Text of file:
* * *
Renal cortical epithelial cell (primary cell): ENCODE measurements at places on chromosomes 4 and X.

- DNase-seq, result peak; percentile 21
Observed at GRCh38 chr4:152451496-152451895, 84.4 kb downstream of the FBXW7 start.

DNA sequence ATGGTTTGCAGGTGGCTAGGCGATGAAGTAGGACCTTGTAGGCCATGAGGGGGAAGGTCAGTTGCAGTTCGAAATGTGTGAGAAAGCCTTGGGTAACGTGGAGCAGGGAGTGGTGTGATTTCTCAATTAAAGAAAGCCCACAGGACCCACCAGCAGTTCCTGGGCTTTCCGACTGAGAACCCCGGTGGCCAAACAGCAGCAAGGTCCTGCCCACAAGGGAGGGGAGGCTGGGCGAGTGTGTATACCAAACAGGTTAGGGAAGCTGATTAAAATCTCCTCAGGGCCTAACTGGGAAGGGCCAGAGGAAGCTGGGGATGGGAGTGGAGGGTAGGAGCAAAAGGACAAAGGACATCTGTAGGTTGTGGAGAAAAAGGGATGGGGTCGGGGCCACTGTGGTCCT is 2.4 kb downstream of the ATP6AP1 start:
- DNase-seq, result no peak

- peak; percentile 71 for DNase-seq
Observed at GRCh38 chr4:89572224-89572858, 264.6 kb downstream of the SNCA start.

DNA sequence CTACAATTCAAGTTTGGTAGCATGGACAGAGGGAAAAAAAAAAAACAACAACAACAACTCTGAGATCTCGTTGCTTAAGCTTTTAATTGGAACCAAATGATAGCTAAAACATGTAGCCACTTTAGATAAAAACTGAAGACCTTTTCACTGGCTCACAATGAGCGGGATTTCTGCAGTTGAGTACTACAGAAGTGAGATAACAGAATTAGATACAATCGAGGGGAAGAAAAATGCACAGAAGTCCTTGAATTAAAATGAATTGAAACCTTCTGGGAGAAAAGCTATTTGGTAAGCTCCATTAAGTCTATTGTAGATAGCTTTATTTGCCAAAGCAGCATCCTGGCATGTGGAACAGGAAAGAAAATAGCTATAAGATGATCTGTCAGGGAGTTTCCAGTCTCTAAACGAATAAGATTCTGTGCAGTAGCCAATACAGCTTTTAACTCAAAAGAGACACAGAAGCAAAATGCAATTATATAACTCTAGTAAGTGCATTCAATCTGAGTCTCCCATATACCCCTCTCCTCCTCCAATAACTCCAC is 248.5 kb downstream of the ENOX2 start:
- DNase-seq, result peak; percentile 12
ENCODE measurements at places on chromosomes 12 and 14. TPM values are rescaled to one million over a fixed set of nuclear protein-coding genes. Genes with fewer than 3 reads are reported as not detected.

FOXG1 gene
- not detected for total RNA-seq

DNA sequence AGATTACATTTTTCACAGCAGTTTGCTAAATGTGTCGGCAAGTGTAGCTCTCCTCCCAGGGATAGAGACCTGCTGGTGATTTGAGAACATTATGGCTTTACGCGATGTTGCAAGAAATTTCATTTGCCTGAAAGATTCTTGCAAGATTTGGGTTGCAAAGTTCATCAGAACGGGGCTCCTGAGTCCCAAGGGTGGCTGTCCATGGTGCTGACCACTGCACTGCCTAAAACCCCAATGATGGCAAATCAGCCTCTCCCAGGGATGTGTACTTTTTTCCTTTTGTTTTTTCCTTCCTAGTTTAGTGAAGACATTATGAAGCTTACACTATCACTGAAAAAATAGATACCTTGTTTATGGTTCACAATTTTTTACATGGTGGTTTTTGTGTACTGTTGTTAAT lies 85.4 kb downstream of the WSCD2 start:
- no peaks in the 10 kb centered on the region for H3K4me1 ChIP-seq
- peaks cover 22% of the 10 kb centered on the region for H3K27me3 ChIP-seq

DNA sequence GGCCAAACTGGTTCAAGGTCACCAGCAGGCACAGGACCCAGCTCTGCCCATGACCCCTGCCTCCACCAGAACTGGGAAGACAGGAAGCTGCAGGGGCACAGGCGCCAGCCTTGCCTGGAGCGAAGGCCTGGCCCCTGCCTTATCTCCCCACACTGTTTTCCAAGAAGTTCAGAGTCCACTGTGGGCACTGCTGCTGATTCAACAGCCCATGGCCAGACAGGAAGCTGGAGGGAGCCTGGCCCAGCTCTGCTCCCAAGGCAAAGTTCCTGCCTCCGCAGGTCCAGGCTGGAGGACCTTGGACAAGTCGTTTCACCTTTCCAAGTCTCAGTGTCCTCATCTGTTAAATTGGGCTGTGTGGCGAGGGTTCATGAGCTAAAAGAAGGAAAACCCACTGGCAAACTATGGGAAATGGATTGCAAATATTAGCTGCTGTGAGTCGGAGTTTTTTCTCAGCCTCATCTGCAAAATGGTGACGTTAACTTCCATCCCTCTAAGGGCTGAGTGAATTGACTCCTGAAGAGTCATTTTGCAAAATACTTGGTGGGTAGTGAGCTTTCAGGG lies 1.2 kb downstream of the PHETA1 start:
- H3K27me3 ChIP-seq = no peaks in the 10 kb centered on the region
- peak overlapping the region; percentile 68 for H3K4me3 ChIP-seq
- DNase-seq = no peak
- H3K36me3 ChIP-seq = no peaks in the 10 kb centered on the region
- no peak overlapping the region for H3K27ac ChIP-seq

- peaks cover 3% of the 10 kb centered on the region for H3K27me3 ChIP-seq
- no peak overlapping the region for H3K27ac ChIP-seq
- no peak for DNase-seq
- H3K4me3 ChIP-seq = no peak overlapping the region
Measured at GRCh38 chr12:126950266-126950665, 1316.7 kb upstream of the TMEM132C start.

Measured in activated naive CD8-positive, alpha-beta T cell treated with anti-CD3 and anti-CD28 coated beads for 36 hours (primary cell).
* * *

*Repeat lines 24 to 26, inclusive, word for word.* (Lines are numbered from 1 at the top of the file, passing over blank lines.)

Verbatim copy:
- no peak for DNase-seq
- H3K4me3 ChIP-seq = no peak overlapping the region
Measured at GRCh38 chr12:126950266-126950665, 1316.7 kb upstream of the TMEM132C start.